The Business Man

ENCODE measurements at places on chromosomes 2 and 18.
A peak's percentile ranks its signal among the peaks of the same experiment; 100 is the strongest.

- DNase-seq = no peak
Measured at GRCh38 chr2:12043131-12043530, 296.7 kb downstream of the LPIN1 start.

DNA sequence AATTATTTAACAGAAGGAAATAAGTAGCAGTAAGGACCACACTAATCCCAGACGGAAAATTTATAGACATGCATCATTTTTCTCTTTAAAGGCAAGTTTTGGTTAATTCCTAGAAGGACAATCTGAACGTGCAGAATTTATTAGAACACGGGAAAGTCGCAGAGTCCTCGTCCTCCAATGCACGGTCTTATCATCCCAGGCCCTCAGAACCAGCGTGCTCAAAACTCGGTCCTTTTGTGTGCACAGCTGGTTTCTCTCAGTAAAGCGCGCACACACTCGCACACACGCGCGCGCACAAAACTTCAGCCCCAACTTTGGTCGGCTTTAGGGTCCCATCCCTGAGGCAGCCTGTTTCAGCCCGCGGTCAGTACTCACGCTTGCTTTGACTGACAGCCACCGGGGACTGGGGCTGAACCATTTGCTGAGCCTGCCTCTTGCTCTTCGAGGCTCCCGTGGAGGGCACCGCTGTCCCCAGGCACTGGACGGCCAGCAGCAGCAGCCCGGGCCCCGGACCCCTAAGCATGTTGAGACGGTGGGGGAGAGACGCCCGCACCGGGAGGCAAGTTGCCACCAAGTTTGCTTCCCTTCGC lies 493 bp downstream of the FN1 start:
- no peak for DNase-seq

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The businessman, being late, glanced repeatedly at his watch. He stood nervously at the corner, beaten by the whip of an arctic blast, waiting, waiting for that stupid, incompetent bus driver, twelve minutes behind. A haggard, broken, old homeless man about ten paces away limped over, eyes fixed on the businessman at the corner, who by now was shivering, staring at and tapping on his watch. The old man, the bushy, dirty, old beggar, tapped the waiting passenger on the shoulder. The businessman, caught unaware, turned suddenly, and the two stood face-to-face. The beggar, surprised that he’d startled the man, stood there and looked at the other, speechless. The businessman stepped back and surveyed his face, taking in the cracks, the sullen eyes, the bits of something that were caught in the old man’s beard, and the snot around the nose. The old man lifted his hand, palms up, and started to say something, but he began to cough instead. Behind him, the businessman heard the roar of a big engine and the screech of brakes. He didn’t turn but remained in that position, just staring. A flake of snow dropped on the businessman’s face. It was cold. The door of the bus opened. The businessman turned and got on the step, but he stood there, looking back. The old man never moved. He whispered a half audible, “Please.” The businessman stepped down, walked over to the man, grabbed his filthy hand, and then threw an arm around his shoulder. They looked at each other, and a world of apathy and a world of bitterness dissolved in a matter of seconds. The younger said to the older, “Let’s go get something to eat.”
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